NEW YORK ( TheStreet) -- During the volatile markets of the past year, infrastructure ETFs collapsed. PowerShares Emerging Markets Infrastructure (PXR)lost 27.6%, trailing the average diversified emerging markets fund by 10 percentage points, according to Morningstar. EGShares China Infrastructure (CHXX) lost 20.7%, while EGShares India Infrastructure (INXX)declined 33.7%. Infrastructure funds in the developed world also recorded uninspiring results.Can the funds rebound this year? Probably not, says Paul Baiocchi, an ETF analyst for IndexUniverse.com. "The uncertainty about government spending on infrastructure is wreaking havoc on these funds," he says. The infrastructure funds invest in companies that build or operate power plants, highways, and bridges. The funds began appearing as the financial crisis unfolded. At the time, many countries were announcing big infrastructure spending projects that were designed to stimulate economies. Wall Street firms issued reports saying that infrastructure spending would surge for the next 20 years. Pensions and institutions began pouring into infrastructure investments. Analysts argued that infrastructure stocks could be relatively stable holdings because most investments relied on long-term projects with government backing. But lately the outlook for infrastructure spending has grown more subdued. Weakened by the eurozone crisis, European banks--a major source of financing for projects-- have been forced to cut back on lending activities. With Congressional Republicans resisting stimulus spending, there is little prospect for a big increase in U.S. infrastructure spending. While China recently announced plans to increase spending, many emerging economies are exercising caution. "It doesn't appear that governments of emerging markets are in a position to embark on huge stimulus programs," says Paul Baiocchi. Among the better performing infrastructure ETFs lately is SPDR FTSE/Macquarie Global Infrastructure 100 (GII), which focuses on the developed world. During the past year, the fund lost 4.2%, outdoing the MSCI World index by 2 percentage points. The SPDR ETF has proved relatively stable in downturns. According to Morningstar the fund has a downside capture rate of 51%. So if the market dropped by 10%, the fund would typically lose 5.1%.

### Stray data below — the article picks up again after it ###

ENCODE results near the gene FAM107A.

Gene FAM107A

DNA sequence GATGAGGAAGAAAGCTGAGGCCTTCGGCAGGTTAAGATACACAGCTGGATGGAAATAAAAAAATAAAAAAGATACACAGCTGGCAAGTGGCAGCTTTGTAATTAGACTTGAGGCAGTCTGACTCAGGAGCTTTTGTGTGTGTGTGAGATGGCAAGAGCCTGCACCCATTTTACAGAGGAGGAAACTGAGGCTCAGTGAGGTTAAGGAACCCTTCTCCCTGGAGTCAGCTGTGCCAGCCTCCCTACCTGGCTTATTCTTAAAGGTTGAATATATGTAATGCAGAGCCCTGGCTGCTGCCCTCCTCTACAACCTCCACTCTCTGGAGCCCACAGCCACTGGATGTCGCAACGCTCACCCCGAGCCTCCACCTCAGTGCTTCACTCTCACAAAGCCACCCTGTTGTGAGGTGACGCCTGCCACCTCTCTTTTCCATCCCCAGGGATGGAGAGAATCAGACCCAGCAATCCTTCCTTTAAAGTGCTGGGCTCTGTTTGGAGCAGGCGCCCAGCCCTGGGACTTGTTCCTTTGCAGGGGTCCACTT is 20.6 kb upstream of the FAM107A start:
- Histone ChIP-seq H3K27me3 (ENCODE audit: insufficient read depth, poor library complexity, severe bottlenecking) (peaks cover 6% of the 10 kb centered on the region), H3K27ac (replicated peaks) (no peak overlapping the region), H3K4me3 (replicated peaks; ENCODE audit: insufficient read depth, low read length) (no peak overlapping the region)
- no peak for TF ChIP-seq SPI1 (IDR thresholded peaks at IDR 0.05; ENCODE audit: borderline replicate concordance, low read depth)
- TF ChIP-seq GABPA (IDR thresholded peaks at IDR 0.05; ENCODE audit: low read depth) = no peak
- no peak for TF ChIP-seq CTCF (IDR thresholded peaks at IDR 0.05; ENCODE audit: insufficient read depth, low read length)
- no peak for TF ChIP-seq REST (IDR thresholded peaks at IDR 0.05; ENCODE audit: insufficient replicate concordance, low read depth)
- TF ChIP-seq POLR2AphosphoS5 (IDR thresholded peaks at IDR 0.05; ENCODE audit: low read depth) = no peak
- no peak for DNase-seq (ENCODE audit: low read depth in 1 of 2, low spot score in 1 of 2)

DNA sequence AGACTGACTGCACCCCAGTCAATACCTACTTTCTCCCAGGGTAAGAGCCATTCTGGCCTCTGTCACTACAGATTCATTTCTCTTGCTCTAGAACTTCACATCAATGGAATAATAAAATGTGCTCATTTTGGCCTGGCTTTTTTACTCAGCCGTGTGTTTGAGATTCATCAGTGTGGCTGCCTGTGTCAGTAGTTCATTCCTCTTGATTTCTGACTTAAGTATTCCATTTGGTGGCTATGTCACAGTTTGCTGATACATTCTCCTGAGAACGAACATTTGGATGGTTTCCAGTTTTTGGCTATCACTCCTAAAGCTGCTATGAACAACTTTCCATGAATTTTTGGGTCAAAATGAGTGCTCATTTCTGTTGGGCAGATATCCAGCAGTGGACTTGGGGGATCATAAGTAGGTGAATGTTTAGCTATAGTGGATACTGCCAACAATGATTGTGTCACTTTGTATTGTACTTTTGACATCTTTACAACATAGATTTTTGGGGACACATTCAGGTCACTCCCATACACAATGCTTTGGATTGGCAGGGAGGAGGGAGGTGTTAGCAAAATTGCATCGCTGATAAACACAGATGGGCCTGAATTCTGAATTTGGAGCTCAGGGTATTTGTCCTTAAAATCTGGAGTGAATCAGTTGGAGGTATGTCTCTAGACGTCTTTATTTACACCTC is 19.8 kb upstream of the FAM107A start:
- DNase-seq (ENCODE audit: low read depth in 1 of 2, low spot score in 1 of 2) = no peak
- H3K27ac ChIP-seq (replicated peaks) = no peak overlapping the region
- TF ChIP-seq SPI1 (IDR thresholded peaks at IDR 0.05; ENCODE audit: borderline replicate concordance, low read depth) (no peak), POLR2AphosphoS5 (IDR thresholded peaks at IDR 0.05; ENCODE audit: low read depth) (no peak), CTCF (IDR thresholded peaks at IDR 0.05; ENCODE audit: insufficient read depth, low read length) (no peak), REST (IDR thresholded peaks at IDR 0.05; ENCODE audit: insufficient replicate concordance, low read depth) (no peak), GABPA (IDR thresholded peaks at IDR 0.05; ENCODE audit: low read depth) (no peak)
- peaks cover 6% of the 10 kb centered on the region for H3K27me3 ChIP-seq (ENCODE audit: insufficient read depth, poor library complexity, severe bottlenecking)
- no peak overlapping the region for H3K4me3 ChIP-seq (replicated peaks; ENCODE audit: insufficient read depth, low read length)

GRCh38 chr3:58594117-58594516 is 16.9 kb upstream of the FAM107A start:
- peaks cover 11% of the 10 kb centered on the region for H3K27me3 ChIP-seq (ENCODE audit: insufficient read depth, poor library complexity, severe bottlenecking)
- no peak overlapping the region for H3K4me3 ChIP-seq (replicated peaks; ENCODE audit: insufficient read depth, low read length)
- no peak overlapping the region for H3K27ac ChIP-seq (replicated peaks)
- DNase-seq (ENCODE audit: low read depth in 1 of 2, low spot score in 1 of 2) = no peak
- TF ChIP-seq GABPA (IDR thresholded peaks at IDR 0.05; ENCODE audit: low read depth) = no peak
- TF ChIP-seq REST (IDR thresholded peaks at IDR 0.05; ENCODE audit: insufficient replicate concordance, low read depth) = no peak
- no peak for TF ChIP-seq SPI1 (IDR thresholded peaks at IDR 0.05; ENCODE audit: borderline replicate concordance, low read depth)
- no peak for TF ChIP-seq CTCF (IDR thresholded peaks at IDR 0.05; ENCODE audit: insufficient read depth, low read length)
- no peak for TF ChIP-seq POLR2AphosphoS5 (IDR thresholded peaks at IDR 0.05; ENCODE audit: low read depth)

But the SPDR ETF may not be an ideal choice for investors who want to hold a broad mix of infrastructure stocks. The problem is that the fund has 83% of its assets in utilities. In many respects, the SDPR infrastructure fund is very similar to pure utilities funds, such as iShares S&P Global Utilities (JXI). Of the top ten holdings in the infrastructure fund, eight are in the iShares utilities fund. Names in both funds include such blue- chip power companies as Exelon (EXC) and National Grid (NGG).
A broader infrastructure fund with a decent record is iShares S&P Global Infrastucture (IGF), which has 41% of assets in utilities, 20% in energy, and 37% in industrials. Holdings include Spectra Energy (SE), an operator of gas pipelines, and Dominion Resources (D), a Virginia power producer. Because of the energy and industrial holdings, iShares S&P Global Infrastructure is more volatile than the SPDR competitor. During the past year, the iShares fund lost 7.4%. But industrial stocks provided a boost in the rally that began in 2009. During the past three years, the iShares fund returned 8.2% annually, outdoing the SPDR infrastructure fund.